Skagerrak is the story of being hit by happiness when you least expect it. In their late twenties and tired of partying their way around the world, Danish Marie and Irish Sophie come ashore... See full summary »
A stressed out fashion model Chloe is invited by an acquaintance to a dinner party with some friends of his in a house far from London. She faints and when she wakes up, everybody has left ... See full summary »
Thirty year old Torontonian Asa Gemmill loves movie musicals of the 1930s and 1940s, especially little known Canadian movies starring Mar Stoddart, who he views as the Canadian Fred Astaire... See full summary »
THE CLEAR ROAD AHEAD is an epic short about rebirth. We watch a man prepare notes for an important presentation in a small hotel, its cafeteria, and inside his car. When the presentation ... See full summary »
London in the fifties: a young singer is the star in a night club and is the owner's protegé. The latter has also a son, Baby, who, thanks to his father's morbid attentions is considered a halfwit by everybody. An old gay gangster has Baby's father horribly killed since he wants the singer's attentions all for himself. Written by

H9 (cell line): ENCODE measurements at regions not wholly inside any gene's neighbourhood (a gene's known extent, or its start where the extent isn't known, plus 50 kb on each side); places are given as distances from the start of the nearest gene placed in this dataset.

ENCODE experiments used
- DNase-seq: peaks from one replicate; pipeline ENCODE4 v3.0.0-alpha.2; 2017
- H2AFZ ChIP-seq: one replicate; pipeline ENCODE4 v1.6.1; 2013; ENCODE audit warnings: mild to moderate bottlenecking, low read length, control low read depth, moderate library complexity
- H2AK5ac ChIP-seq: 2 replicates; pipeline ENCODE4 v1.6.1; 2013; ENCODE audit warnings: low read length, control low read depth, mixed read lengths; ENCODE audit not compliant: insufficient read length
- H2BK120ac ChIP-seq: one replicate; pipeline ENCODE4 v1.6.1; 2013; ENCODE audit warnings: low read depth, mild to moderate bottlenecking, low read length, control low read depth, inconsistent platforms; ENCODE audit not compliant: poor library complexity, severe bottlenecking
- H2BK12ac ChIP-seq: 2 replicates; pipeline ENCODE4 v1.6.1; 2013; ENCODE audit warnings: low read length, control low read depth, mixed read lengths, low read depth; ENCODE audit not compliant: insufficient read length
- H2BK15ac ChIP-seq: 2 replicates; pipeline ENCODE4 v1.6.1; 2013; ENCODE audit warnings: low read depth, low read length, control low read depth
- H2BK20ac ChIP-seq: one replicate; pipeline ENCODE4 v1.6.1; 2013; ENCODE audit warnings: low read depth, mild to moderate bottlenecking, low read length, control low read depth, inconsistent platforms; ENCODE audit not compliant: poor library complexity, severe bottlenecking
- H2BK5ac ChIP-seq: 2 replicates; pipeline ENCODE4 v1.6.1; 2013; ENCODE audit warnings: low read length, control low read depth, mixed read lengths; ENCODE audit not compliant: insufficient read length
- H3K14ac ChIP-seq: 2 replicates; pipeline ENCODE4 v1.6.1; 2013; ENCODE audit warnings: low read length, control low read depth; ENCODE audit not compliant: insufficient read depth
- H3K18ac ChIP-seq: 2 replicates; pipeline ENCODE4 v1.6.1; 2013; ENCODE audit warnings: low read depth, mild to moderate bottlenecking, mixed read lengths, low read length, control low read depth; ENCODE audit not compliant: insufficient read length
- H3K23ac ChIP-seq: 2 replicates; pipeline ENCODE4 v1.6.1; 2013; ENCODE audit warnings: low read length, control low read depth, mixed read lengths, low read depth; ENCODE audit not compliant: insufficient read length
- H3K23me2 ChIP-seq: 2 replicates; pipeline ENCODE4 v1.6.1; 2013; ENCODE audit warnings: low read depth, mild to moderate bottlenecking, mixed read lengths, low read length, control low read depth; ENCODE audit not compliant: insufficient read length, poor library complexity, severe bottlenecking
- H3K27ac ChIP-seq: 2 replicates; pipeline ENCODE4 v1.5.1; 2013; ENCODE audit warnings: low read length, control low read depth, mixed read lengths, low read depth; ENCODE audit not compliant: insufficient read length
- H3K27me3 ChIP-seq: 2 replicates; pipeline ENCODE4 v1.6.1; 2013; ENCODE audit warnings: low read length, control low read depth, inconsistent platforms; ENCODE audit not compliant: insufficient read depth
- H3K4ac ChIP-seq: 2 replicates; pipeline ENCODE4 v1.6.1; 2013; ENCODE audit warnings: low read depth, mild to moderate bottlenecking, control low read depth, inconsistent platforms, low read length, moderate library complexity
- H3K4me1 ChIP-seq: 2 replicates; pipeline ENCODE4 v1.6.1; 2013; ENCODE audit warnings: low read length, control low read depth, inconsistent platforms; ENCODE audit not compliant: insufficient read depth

Salvatore Santangelo <email@example.com>
After the bike has been thrown off the roof, its position changes by the second shot. The front wheel, which had rolled across the road, is also lying next to the frame by the time a crowd hesitantly approaches. See more »
'Mojo' is a story of fifties London, a world of budding rock stars, violence and forced homosexuality. 'Mojo' uses a technique for shooting the 1950s often seen in films that stresses the physical differences to our own time but also represents dialogue in a highly exaggerated fashion (owing much to the way that speech was represented in films made in that period); I have no idea if people actually spoke like this outside of the movies, but no films made today and set in contemporary times use such stylised language. It's as if the stilted discourse of 1950s screenwriters serves a common shorthand for a past that seems, in consequence, a very distant country indeed; and therefore stresses the particular, rather than the universal, in the story. 'Mojo' features a strong performance from Ian Hart and annoying ones from Aiden Gillan and Ewan Bremner, the latter still struggling to build a post-'Trainspotting' career; but feels like a period piece, a modern film incomprehensibly structured in an outdated idiom. Rather dull, actually.
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